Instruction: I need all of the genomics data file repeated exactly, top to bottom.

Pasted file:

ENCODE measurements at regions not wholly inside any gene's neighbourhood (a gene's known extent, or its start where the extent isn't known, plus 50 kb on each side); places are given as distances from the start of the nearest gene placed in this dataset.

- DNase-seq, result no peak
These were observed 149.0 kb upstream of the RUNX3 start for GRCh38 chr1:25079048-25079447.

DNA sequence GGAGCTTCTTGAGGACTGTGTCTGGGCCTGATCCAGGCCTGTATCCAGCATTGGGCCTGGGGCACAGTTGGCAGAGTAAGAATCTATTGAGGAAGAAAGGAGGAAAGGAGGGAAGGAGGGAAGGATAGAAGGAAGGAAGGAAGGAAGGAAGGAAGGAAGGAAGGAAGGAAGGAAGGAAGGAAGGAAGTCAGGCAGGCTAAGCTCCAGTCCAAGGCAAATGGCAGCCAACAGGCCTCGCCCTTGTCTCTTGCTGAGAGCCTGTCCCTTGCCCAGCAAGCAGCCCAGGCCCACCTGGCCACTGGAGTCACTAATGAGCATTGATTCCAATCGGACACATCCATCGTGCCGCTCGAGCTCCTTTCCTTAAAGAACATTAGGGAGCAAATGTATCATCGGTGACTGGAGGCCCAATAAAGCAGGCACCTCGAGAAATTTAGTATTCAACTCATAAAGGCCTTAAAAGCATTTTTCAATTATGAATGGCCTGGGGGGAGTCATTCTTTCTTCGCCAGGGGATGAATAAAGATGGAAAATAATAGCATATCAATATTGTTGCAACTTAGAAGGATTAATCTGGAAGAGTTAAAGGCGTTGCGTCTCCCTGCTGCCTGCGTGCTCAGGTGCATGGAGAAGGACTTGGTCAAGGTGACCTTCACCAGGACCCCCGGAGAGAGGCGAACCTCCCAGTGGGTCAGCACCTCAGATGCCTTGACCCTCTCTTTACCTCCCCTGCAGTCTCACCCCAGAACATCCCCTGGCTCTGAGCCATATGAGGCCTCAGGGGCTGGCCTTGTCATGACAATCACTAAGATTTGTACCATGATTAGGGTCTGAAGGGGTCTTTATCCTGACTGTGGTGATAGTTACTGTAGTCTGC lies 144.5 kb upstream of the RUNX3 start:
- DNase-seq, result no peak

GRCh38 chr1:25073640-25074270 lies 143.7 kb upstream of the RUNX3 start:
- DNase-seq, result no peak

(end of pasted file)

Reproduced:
ENCODE measurements at regions not wholly inside any gene's neighbourhood (a gene's known extent, or its start where the extent isn't known, plus 50 kb on each side); places are given as distances from the start of the nearest gene placed in this dataset.

- DNase-seq, result no peak
These were observed 149.0 kb upstream of the RUNX3 start for GRCh38 chr1:25079048-25079447.

DNA sequence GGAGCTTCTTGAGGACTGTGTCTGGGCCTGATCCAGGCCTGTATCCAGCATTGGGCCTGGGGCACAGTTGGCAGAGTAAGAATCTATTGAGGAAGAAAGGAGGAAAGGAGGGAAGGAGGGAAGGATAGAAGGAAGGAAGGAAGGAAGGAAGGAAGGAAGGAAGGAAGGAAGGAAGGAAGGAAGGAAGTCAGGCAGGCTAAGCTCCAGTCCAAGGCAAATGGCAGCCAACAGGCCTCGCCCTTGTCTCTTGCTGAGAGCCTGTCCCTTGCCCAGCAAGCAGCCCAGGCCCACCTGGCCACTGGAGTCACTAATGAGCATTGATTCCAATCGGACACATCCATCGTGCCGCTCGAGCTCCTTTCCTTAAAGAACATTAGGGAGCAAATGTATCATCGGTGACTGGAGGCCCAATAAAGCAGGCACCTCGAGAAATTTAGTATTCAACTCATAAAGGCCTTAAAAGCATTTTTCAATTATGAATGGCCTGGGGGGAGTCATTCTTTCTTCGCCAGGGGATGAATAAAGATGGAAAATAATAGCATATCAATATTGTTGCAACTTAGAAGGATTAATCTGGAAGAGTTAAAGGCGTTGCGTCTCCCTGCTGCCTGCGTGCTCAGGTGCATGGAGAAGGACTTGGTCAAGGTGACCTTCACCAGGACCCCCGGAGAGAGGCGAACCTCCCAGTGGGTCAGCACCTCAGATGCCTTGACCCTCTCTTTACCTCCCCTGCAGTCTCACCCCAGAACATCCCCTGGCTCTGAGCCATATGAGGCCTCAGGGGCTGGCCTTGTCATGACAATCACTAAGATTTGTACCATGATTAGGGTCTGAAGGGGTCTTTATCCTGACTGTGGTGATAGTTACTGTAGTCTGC lies 144.5 kb upstream of the RUNX3 start:
- DNase-seq, result no peak

GRCh38 chr1:25073640-25074270 lies 143.7 kb upstream of the RUNX3 start:
- DNase-seq, result no peak